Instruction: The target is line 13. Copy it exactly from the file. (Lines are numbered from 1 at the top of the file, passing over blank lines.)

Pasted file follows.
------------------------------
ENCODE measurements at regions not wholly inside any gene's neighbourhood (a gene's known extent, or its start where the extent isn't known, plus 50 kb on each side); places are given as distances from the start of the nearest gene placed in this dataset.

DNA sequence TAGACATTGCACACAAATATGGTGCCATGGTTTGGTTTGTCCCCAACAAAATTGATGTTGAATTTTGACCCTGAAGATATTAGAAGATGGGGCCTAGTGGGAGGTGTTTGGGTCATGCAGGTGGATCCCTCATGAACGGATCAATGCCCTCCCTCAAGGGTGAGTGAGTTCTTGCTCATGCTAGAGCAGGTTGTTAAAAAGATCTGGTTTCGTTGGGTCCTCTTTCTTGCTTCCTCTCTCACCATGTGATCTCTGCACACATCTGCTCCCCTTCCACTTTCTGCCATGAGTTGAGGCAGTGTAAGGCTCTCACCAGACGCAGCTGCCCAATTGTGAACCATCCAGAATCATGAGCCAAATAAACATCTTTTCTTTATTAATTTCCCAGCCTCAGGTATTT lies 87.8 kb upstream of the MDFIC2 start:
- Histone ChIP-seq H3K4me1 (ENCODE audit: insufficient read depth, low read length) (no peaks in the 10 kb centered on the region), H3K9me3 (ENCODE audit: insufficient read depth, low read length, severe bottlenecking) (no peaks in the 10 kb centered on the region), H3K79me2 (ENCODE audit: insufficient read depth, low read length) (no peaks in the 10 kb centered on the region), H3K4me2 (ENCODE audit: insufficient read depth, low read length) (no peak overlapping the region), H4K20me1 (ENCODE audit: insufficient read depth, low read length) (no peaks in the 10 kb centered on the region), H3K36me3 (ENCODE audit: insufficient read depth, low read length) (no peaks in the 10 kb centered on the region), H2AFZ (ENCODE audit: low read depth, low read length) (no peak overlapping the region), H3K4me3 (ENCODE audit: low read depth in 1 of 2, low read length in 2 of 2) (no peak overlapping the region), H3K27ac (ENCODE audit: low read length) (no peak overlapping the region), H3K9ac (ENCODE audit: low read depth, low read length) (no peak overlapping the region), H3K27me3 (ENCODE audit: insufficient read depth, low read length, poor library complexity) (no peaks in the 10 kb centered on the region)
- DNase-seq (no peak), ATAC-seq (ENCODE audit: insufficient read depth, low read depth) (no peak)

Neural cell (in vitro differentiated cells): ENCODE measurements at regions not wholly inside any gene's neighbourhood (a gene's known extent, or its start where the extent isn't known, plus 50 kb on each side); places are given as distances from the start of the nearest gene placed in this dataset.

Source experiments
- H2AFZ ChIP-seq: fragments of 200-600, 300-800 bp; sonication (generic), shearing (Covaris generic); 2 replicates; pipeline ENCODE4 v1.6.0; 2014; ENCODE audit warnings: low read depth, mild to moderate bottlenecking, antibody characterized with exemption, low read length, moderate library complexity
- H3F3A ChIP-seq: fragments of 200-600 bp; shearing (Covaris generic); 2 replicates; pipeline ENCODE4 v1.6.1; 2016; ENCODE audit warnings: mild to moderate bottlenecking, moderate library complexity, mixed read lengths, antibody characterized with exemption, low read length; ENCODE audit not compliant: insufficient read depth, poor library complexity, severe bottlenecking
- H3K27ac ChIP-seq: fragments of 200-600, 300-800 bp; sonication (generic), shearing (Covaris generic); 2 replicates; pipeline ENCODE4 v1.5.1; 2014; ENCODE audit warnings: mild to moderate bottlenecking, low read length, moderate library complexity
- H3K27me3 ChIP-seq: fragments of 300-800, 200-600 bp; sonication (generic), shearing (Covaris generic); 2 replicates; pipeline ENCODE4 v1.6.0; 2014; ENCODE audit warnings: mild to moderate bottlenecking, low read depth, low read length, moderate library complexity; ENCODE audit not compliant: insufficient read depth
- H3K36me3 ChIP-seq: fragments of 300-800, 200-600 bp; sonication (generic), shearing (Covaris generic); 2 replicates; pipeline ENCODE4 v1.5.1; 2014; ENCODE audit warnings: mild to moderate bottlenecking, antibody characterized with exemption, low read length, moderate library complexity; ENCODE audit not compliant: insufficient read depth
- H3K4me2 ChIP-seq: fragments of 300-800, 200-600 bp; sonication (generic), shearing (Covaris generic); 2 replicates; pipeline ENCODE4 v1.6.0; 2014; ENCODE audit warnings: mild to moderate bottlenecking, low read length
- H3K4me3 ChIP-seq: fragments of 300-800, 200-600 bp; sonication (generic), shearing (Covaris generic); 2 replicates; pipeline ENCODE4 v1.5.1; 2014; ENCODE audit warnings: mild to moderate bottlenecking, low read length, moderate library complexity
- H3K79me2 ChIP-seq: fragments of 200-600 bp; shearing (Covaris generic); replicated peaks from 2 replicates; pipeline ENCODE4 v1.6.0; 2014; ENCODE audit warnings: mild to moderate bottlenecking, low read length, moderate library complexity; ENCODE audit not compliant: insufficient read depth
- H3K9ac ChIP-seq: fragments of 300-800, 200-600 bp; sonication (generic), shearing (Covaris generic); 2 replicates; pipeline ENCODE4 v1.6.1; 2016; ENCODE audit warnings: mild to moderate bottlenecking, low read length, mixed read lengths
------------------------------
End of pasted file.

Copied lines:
- H3K4me3 ChIP-seq: fragments of 300-800, 200-600 bp; sonication (generic), shearing (Covaris generic); 2 replicates; pipeline ENCODE4 v1.5.1; 2014; ENCODE audit warnings: mild to moderate bottlenecking, low read length, moderate library complexity